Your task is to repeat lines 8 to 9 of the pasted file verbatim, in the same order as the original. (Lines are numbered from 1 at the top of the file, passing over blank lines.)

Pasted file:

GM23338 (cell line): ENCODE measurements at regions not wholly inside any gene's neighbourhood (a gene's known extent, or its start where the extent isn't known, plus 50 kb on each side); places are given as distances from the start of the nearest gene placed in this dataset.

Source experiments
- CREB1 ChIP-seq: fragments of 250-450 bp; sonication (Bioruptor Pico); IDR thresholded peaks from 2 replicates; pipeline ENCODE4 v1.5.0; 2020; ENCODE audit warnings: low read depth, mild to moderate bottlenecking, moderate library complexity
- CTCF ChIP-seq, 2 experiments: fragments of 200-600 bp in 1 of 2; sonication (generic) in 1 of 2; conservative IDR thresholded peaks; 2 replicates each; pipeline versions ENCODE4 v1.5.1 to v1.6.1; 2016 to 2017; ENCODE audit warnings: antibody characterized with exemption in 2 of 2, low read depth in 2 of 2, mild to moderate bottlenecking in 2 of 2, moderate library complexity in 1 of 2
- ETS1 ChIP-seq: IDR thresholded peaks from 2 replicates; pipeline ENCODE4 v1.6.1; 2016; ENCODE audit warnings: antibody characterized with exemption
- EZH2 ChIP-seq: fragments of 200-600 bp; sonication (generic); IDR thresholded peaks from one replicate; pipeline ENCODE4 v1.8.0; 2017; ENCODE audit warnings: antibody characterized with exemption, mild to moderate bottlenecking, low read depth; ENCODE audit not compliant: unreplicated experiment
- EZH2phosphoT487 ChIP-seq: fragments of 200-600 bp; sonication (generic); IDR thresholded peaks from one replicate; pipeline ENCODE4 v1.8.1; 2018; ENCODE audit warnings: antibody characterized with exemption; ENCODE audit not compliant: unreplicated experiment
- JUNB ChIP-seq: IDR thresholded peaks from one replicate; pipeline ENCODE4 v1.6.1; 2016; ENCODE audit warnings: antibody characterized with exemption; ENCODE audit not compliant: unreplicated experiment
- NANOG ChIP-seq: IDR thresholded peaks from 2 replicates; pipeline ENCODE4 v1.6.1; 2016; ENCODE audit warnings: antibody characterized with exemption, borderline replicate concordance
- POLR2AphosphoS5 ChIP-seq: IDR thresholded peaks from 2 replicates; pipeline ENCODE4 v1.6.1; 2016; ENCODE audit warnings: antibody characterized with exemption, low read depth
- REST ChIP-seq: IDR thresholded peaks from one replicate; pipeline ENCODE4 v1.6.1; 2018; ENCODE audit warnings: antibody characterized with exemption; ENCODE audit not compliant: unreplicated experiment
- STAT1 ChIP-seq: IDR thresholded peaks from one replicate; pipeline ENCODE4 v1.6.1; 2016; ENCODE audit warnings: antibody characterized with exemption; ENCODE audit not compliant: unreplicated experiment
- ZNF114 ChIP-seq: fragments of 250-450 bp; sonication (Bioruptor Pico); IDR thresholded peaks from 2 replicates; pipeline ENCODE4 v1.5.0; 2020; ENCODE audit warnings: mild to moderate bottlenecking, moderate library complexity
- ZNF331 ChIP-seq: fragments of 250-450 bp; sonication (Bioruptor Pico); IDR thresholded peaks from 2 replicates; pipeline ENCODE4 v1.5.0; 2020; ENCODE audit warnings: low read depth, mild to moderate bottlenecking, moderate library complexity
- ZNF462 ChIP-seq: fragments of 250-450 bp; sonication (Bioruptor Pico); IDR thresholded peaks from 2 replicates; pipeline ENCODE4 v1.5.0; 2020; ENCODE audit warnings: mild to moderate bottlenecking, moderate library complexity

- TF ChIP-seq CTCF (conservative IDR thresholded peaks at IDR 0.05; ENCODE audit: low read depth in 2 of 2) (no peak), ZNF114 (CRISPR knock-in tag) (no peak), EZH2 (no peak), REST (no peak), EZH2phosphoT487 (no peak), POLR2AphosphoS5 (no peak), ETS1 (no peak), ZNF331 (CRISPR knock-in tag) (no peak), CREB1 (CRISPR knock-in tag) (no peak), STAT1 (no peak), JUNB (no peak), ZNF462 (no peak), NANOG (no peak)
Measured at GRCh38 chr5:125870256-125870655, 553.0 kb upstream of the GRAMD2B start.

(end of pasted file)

- JUNB ChIP-seq: IDR thresholded peaks from one replicate; pipeline ENCODE4 v1.6.1; 2016; ENCODE audit warnings: antibody characterized with exemption; ENCODE audit not compliant: unreplicated experiment
- NANOG ChIP-seq: IDR thresholded peaks from 2 replicates; pipeline ENCODE4 v1.6.1; 2016; ENCODE audit warnings: antibody characterized with exemption, borderline replicate concordance